Order Uniqueness Definition

Orders are unique based on two things: (1) what is being ordered and (2) when the order is being carried out.  More specifically:

  • Orderable
    • For non-drug orders, this is just the order's Concept 
    • For drug orders, this is the combination of Concept + Drug formulation (i.e., drug inventory ID).  In this case, a null drug inventory ID is treated as just another possible value, so a drug order for "FOOCILLIN" and an order for "FOOCILLIN 500 MG TAB" are unique orders.  When support for "other drug" (non-coded drug orders) is added, then a drug order with concept "DRUG OTHER" + the specific name will define the drug being ordered.
  • Timing of order
    • Date range from date started – i.e., date activated, unless order urgency is scheduled (e.g., ON_DATE or ON_DATETIME) then scheduled date – through date stopped or, if not stopped, auto-expiration date.  If neither date stopped and auto-expiration date are set, then the order is assumed to continue infinitely from the start date.  If the urgency is not a scheduled urgency or scheduled date is not set, then the order is assumed to be active as soon as it is activated.

Examples

Orders within single encounter or in active listDescription
  • ampicillin 250 mg tab one tab twice daily
  • ampicillin 500 mg tab one tab twice daily
Allowed. Drug orders for different formulations.
  • ampicillin 250 mg tab one tab twice daily
  • ampicillin 250 mg IV as directed
  • ampicillin 5 mg/mL syrup 250 mg twice daily
  • ampicillin 250 mg capsule one capsule twice daily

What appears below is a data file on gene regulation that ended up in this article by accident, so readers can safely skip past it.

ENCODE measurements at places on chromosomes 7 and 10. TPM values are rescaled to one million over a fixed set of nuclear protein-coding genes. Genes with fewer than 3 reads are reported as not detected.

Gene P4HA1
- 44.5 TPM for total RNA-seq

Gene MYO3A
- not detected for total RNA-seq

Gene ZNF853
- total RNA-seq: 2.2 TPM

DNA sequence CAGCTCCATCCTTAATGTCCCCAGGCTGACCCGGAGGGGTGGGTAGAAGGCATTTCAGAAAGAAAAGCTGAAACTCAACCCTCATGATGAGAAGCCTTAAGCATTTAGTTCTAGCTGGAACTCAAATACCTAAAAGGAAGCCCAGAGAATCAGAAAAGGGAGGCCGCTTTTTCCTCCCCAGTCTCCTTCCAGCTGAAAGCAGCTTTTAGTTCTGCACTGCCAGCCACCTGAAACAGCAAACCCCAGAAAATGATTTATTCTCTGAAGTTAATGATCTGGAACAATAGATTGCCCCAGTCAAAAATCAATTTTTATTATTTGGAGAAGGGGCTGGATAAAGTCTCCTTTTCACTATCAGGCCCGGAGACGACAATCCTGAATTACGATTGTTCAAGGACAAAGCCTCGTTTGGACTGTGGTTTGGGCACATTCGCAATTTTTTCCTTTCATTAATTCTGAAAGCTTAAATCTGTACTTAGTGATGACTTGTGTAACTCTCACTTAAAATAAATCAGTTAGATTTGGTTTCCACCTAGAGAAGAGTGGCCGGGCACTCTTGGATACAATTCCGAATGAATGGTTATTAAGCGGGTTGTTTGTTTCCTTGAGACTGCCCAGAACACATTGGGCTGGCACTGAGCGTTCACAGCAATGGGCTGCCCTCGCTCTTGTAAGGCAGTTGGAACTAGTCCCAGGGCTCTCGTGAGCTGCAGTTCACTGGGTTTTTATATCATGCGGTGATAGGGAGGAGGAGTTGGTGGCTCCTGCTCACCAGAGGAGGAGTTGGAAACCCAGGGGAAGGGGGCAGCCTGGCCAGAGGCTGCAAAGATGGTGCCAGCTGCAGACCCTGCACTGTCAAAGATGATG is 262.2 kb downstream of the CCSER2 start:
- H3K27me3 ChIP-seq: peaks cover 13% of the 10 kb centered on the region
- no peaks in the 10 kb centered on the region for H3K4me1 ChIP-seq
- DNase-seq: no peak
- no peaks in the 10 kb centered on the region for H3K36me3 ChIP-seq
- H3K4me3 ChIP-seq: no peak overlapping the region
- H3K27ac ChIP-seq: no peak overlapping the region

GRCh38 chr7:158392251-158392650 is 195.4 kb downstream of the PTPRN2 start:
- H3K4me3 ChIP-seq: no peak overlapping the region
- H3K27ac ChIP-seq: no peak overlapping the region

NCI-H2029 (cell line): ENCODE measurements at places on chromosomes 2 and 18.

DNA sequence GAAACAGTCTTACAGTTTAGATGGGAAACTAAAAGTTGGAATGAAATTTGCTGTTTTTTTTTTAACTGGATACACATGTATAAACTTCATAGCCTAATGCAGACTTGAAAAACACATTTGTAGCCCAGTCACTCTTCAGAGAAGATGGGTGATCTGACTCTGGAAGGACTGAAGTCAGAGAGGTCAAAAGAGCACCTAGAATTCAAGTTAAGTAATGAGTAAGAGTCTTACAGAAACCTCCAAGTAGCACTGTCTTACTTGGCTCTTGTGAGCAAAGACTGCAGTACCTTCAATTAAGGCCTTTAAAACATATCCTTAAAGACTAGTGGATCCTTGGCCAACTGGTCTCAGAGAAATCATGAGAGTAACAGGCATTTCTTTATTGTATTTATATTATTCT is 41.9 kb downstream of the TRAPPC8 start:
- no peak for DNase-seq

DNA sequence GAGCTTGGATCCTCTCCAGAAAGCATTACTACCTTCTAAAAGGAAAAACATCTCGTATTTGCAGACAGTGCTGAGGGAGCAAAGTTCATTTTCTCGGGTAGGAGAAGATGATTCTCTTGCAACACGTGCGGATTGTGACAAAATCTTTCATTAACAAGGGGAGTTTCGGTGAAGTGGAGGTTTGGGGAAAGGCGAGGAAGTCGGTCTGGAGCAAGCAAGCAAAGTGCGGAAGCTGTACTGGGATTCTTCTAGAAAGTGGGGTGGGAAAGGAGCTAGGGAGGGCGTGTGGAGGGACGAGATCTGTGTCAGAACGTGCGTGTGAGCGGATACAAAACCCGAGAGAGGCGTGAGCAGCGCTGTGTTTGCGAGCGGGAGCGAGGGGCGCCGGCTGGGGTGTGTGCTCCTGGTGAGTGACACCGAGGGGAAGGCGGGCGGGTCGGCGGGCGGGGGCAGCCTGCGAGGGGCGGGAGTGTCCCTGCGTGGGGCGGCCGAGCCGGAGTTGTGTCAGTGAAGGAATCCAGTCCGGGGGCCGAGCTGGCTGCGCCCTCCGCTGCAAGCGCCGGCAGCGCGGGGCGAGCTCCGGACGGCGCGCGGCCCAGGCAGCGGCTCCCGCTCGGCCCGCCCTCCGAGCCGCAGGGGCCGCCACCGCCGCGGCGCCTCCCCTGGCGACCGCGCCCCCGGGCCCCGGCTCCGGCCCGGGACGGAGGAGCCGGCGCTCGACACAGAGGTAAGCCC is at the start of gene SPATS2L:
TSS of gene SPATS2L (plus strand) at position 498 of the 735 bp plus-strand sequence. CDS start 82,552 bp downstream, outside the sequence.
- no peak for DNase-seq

Allowed (even though we hope no patient would receive this particular example). Drug orders for different formulations.
  • ampicillin 500 mg tab one tab twice daily
  • ampicillin 500 mg tab one tab daily
NOT allowed. Same formulation cannot be duplicated.
  • ampicillin 500 mg tab one tab twice daily
    • Scheduled date: 6-Jan-2014
    • Auto expire date: 12-Jan-2014
  • ampicillin 500 mg tab one tab daily
    • Scheduled date: 13-Jan-2014
                                                                                      
Allowed. Drug orders for same formulation, but are not active at the same time.
  • ampicillin one tab (500 mg) twice daily
  • ampicillin 500 mg tab one tab twice daily
Allowed. First order is for ampicillin without a formulation (drug ID) specified (only implied in instructions). The second uses a specific formulation.
  • ampicillin 500 mg tab one tab twice daily
  • "ampicillin 500 mg tab" one tab twice daily
Allowed. In the first order, the specific drug "ampicillin 500 mg tab" is being ordered. In the second order, a non-coded "DRUG OTHER" has been ordered with the free text specific name "ampicillin 500 mg tab".